Skateparks? Programs? I don't care. Do 'em if they fit. Don't if they don't fit. BUT damn it rethink why we do it all. REthink what we really believe about what we are doing. The reason I will not share "practical" stuff (as much as practical equates to programs) is because none of it matters that much. Those things might not change all that much. If you want to ReARRANGE then this is not a site for you, you will continuously be frustrated here. IF you want the next cool ministry idea. you will not find it here. IF you are simply wanting to involve more parents in your youth group, or have your students simply be more visible in your congregation then you are wasting your time here. IF you are willing to do the very hard damn work of Imagining a ministry beyond what you are currently experiencing, then this is a place to do that. And if you read that last sentance and you want to comment about how it's a waste of time and that it's not practical and that it's just dreaming of a place we'll never be... don't waste your time writing a full comment. Simply write. You are a dreamer in the comment box. Thanks.

Ok. I feel like I'm coming down on people and I don't want to. It just seems like there are people in two different places here.
One group really doesn't see a need for wholesale change. They see the need to tweek youth minstry a bit.
One group not only sees a need for wholesale change, but believes that the need for change is inherently necessary for all those who do traditional youth ministry. (sorry for the broad brush) These people not only see the need but feel it. I have no other way to say it except this. They feel it deeply in the joints of their bodies. They actually ache for change.

Reimagining youth ministry means I will sacrifice anything and everything to minister to youth in a way that is healthy. What is happening in the average youth ministry (broad brush) is not healthy. Is that an overstatement? I don't think so. That's why this blog exists.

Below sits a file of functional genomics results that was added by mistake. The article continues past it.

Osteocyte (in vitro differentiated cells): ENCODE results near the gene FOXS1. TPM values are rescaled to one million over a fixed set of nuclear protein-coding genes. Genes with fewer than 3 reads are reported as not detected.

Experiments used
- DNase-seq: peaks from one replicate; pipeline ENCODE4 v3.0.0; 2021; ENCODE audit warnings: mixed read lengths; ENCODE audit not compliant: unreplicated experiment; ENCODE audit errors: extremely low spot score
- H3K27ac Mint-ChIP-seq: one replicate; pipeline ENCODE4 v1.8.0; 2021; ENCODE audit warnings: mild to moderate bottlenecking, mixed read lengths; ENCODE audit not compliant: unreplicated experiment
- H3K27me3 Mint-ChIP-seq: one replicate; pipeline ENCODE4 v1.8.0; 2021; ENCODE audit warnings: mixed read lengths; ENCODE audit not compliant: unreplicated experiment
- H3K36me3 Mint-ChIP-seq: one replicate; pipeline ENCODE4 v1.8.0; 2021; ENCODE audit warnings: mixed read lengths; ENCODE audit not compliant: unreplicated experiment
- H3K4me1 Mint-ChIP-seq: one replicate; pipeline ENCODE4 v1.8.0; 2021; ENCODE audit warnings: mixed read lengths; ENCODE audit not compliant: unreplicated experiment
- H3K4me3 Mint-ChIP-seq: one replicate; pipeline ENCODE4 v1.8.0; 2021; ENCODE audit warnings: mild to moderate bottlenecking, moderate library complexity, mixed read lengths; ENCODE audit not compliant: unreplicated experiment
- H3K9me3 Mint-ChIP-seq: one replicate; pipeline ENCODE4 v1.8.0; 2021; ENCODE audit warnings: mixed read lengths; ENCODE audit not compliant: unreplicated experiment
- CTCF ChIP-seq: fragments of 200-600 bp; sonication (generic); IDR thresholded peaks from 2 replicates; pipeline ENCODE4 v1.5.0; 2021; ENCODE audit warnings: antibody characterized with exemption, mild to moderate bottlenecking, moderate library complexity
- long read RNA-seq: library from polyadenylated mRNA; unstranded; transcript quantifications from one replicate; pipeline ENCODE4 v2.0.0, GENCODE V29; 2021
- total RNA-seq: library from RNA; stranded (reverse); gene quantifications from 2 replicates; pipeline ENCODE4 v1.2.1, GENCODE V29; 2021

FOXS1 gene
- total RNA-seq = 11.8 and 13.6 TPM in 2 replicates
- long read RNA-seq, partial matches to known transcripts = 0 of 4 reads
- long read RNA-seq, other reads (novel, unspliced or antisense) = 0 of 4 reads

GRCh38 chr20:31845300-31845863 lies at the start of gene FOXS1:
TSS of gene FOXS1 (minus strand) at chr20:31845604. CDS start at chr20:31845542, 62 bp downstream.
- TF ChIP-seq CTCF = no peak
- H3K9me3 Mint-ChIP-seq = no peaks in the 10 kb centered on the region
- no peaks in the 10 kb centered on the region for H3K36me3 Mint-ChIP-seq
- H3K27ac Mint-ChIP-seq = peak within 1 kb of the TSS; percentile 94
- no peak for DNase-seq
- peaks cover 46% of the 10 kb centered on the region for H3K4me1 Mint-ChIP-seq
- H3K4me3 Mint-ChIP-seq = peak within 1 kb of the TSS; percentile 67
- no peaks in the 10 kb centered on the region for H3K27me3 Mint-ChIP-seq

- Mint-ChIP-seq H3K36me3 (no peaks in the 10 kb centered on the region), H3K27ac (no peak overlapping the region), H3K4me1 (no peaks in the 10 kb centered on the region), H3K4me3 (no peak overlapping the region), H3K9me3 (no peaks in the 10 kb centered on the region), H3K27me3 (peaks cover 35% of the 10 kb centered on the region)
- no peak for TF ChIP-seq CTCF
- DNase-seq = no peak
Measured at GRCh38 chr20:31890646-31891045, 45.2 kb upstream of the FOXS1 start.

This is turning into a long post. but i have a couple more things.
Look. If we brush up on our youth ministry history, Mike Yaconelli has been one of the most influential people in it's current formation. Few people (if any) have had the impact he has on forming what we now understand to be "youth ministry". He was one of the greatest voices in proposing professional youth ministry. He probably doesn't realize it, but because of that, he has made a tremendous impact on how the average church functions. How many churches out there hire a youth pastor as one of their first few staff positions these days? Yet, when Yaconelli says "Youth ministry as an experiment has failed" young (dare I say arrogant) youth pastors say things like "What has he done for youth ministry", "he always so negative about youth ministry" etc. All these comments and they're written on the Youth Specialties message boards! PLEASE! Yaconelli is not God or someone's advise we should take fullon. but when he speaks on youth ministry you'd better at least listen a little.
Alright Andy, I can see some of your points. So I will tell you something that I really want to see happen. I want to build up my church and make the young people stronger. One of my worries is that, in our church, we have created a shell for them and they can't and won't make the jump into the "larger community" church. What my husband and I are trying to start is getting the families of these kids and adults to be involved with a "youth program". Some of this has been met with success,but one problem is that at parts the adults sit and chat while the kids (me included) go play. Not what we are looking for. Its slow and we are learning along the way. Plus out of the fact the Elders don't know what they want so it is hard to get anything major started. You know to be able to put into practice what we would like to do. Our whole goal, with anything we do, is to bring back a sense of community for everyone.
One other thing that we will be doing this summer, is hosting a dinner for the adults of our congretation. We are still working on the "fine detials" but what I hope to happen is that at least 2 teens to 2 adults or something to that nature. The teens would serve as host to the adults, getting them seated, serving their food,ect and also sitting with them and having dialoge. Anyway, its just the start. Maybe you might have some suggestions? Well, I thought I would just share somethings that we are working on. Maybe not a great blog but just wanted to share.

Tuesday, May 13, 2003

part of reimagining is un-imagining.

Sunday, May 11, 2003

Helping or hurting: